63. Maeng, S, Lee, HW, and Bashir, Q (2016). Oxidative stress-mediated mouse liver lesions caused by Clonorchis sinensis infection. Int J Parasitol. 46, 195-204.
    Pubmed CrossRef
  64. Mao, Q, Xie, Z, and Wang, X (2015). Clonorchis sinensis ferritin heavy chain triggers free radicals and mediates inflammation signaling in human hepatic stellate cells. Parasitol Res. 114, 659-670.
    CrossRef
  65. Nam, JH, Moon, JH, and Kim, IK (2012). Free radicals enzymatically triggered by Clonorchis sinensis excretory-secretory products cause NF-kappaB-mediated inflammation in human cholangiocarcinoma cells. Int J Parasitol. 42, 103-113.
    CrossRef
  66. Bahk, YY, and Pak, JH (2016). Toll-like receptor-mediated free radical generation in Clonorchis sinensis excretory-secretory product-treated cholangiocarcinoma cells. Korean J Parasitol. 54, 679-684.
    Pubmed KoreaMed CrossRef
  67. Chaiyadet, S, Sotillo, J, and Smout, M (2015). Carcinogenic liver fluke secretes extracellular vesicles that promote cholangiocytes to adopt a tumorigenic phenotype. J Infect Dis. 212, 1636-1645.
    Pubmed KoreaMed CrossRef
  68. Thuwajit, C, Thuwajit, P, and Kaewkes, S (2004). Increased cell proliferation of mouse fibroblast NIH-3T3 in vitro induced by excretory/secretory product(s) from Opisthorchis viverrini. Parasitology. 129, 455-464.
    Pubmed CrossRef
  69. Thuwajit, C, Thuwajit, P, and Uchida, K (2006). Gene expression profiling defined pathways correlated with fibroblast cell proliferation induced by Opisthorchis viverrini excretory/secretory product. World J Gastroenterol. 12, 3585-3592.
    Pubmed KoreaMed CrossRef
  70. Mulvenna, J, Sripa, B, and Brindley, PJ (2010). The secreted and surface proteomes of the adult stage of the carcinogenic human liver fluke Opisthorchis viverrini. Proteomics. 10, 1063-1078.
    Pubmed KoreaMed
  71. Daorueang, D, Thuwajit, P, and Roitrakul, S (2012). Secreted Opisthorchis viverrini glutathione S-transferase regulates cell proliferation through AKT and ERK pathways in cholangiocarcinoma. Parasitol Int. 61, 155-161.
    CrossRef
  72. Smout, MJ, Laha, T, and Mulvenna, J (2009). A granulin-like growth factor secreted by the carcinogenic liver fluke, Opisthorchis viverrini, promotes proliferation of host cells. PLoS Pathog. 5, e1000611.
    Pubmed KoreaMed CrossRef
  73. Smout, MJ, Mulvenna, JP, Jones, MK, and Loukas, A (2011). Expression, refolding and purification of Ov-GRN-1, a granulin-like growth factor from the carcinogenic liver fluke, that causes proliferation of mammalian host cells. Protein Expr Purif. 79, 263-270.
    Pubmed CrossRef
  74. Papatpremsiri, A, Smout, MJ, Loukas, A, Brindley, PJ, Sripa, B, and Laha, T (2015). Suppression of Ov-grn-1 encoding granulin of Opisthorchis viverrini inhibits proliferation of biliary epithelial cells. Exp Parasitol. 148, 17-23.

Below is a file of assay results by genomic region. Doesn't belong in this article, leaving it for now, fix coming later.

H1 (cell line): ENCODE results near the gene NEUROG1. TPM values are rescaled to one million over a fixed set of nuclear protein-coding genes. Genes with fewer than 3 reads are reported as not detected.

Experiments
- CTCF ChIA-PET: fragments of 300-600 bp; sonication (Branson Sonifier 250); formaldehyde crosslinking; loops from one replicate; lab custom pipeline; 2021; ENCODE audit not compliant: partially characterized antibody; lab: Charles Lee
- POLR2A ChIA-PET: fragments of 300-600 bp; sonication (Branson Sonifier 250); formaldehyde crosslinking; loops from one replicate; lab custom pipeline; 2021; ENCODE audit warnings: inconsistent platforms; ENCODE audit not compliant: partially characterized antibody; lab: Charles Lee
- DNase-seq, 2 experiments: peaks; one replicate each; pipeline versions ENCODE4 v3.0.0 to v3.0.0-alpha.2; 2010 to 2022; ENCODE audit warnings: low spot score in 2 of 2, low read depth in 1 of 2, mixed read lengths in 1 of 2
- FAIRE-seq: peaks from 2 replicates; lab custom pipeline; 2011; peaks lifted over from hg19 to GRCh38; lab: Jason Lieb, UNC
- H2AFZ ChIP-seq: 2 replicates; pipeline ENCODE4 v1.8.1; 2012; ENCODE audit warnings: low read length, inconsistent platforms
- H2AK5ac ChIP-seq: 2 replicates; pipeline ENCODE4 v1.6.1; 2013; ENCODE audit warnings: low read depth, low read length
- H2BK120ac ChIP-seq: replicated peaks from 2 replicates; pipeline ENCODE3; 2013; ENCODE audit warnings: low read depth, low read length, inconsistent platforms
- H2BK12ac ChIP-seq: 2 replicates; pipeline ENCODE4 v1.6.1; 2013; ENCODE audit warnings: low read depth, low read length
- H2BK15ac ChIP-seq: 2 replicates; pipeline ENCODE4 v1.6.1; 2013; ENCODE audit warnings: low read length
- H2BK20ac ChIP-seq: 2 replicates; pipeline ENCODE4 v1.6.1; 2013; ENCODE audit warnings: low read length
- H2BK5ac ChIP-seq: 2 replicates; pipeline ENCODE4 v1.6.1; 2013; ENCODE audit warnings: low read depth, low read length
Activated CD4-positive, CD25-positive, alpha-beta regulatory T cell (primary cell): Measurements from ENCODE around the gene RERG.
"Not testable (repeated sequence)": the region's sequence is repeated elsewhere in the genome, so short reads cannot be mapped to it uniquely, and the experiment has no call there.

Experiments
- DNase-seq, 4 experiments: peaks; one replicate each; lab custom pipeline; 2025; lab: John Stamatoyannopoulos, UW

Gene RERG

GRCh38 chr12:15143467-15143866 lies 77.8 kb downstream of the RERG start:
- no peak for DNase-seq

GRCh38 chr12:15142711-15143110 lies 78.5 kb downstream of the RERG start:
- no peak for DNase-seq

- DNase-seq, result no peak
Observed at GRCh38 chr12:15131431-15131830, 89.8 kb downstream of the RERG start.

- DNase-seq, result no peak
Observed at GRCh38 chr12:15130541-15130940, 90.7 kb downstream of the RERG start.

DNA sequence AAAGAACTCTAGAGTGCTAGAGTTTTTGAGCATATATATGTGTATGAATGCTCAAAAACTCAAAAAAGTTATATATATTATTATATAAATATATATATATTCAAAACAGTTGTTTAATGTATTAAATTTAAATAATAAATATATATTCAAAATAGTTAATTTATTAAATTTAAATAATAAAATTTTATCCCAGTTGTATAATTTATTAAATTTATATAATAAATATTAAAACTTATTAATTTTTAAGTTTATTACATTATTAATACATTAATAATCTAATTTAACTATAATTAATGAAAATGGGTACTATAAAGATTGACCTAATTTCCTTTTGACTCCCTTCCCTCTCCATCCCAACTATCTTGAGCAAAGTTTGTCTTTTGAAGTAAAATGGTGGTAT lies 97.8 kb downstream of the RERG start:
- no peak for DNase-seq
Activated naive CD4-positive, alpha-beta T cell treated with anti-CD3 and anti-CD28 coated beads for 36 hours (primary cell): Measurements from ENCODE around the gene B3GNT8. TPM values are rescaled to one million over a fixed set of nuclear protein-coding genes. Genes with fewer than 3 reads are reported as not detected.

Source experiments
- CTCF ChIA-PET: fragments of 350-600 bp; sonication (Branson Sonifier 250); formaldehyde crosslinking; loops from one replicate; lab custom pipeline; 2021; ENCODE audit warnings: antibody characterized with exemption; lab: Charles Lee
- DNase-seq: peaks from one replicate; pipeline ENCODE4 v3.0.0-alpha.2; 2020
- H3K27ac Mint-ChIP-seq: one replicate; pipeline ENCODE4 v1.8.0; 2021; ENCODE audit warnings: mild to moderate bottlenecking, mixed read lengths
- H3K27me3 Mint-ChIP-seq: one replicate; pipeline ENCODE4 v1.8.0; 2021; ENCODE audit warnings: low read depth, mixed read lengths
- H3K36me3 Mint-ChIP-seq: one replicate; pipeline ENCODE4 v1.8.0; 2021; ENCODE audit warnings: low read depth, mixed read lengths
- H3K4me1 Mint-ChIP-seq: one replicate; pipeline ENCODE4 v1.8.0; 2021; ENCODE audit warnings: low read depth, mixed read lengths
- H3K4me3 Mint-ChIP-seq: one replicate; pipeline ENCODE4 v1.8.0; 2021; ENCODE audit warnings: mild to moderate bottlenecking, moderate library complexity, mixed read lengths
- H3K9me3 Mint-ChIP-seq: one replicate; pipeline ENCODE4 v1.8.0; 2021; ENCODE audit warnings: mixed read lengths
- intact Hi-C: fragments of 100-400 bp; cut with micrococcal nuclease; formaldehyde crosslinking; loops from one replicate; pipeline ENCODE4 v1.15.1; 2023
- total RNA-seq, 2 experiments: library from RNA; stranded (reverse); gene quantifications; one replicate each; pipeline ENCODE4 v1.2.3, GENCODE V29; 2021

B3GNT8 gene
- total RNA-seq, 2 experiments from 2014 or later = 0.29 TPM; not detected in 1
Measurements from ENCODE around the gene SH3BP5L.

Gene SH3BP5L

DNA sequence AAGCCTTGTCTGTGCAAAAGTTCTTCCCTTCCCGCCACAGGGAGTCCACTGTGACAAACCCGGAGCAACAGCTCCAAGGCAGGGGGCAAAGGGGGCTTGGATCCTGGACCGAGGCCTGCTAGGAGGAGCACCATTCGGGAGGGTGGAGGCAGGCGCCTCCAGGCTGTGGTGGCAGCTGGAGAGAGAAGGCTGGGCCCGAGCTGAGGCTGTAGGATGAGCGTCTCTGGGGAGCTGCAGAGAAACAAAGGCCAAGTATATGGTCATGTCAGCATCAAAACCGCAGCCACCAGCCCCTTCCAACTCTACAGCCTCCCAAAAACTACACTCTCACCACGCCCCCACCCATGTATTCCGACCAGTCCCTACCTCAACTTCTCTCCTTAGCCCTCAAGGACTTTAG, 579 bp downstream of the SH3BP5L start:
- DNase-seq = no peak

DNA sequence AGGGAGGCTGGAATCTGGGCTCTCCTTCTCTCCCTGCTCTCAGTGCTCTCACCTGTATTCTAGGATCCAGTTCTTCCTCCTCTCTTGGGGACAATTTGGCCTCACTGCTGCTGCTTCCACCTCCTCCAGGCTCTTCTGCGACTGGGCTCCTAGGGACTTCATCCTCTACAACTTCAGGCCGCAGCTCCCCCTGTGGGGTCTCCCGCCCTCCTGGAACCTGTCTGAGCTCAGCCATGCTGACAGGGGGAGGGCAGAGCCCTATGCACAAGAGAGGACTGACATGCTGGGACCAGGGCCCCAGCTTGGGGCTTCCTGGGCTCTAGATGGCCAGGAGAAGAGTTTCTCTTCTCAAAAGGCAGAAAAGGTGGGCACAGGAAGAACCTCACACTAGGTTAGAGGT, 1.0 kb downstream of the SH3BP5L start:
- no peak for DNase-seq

CrossRef
  75. Suttiprapa, S, Matchimakul, P, and Loukas, A (2012). Molecular expression and enzymatic characterization of thioredoxin from the carcinogenic human liver fluke Opisthorchis viverrini. Parasitol Int. 61, 101-106.
    CrossRef
  76. Matchimakul, P, Rinaldi, G, and Suttiprapa, S (2015). Apoptosis of cholangiocytes modulated by thioredoxin of carcinogenic liver fluke. Int J Biochem Cell Biol. 65, 72-80.
    Pubmed KoreaMed CrossRef
  77. Pak, JH, Kim, DW, and Moon, JH (2009). Differential gene expression profiling in human cholangiocarcinoma cells treated with Clonorchis sinensis excretory-secretory products. Parasitol Res. 104, 1035-1046.
    CrossRef
  78. Kim, YJ, Choi, MH, Hong, ST, and Bae, YM (2009). Resistance of cholangiocarcinoma cells to parthenolide-induced apoptosis by the excretory-secretory products of Clonorchis sinensis. Parasitol Res. 104, 1011-1016.
    CrossRef
  79. Kim, YJ, Choi, MH, Hong, ST, and Bae, YM (2008). Proliferative effects of excretory/secretory products from Clonorchis sinensis on the human epithelial cell line HEK293 via regulation of the transcription factor E2F1. Parasitol Res. 102, 411-417.
    CrossRef
  80. Pak, JH, Kim, IK, and Kim, SM (2014). Induction of cancer-related microRNA expression profiling using excretory-secretory products of Clonorchis sinensis. Parasitol Res. 113, 4447-4455.
    Pubmed CrossRef
  81. Plieskatt, JL, Deenonpoe, R, and Mulvenna, JP (2013). Infection with the carcinogenic liver fluke Opisthorchis viverrini modifies intestinal and biliary microbiome. FASEB J. 27, 4572-4584.
    Pubmed KoreaMed CrossRef
  82. Chng, KR, Chan, SH, and Ng, AH (2016). Tissue Microbiome profiling identifies an enrichment of specific enteric bacteria in Opisthorchis viverrini associated cholangiocarcinoma. EBioMedicine. 8, 195-202.
    Pubmed KoreaMed CrossRef
  83. Deenonpoe, R, Chomvarin, C, and Pairojkul, C (2015). Asian Pac J Cancer Prev. 16, 1751-1758.
    CrossRef
  84. Boonyanugomol, W, Chomvarin, C, and Sripa, B (2012). Helicobacter pylori in Thai patients with cholangiocarcinoma and its association with biliary inflammation and proliferation. HPB (Oxford). 14, 177-184.
    CrossRef
  85. Sripa, B, Deenonpoe, R, and Brindley, PJ (2017). Co-infections with liver fluke and Helicobacter species: a paradigm change in pathogenesis of opisthorchiasis and cholangiocarcinoma?. Parasitol Int. 66, 383-389.
    CrossRef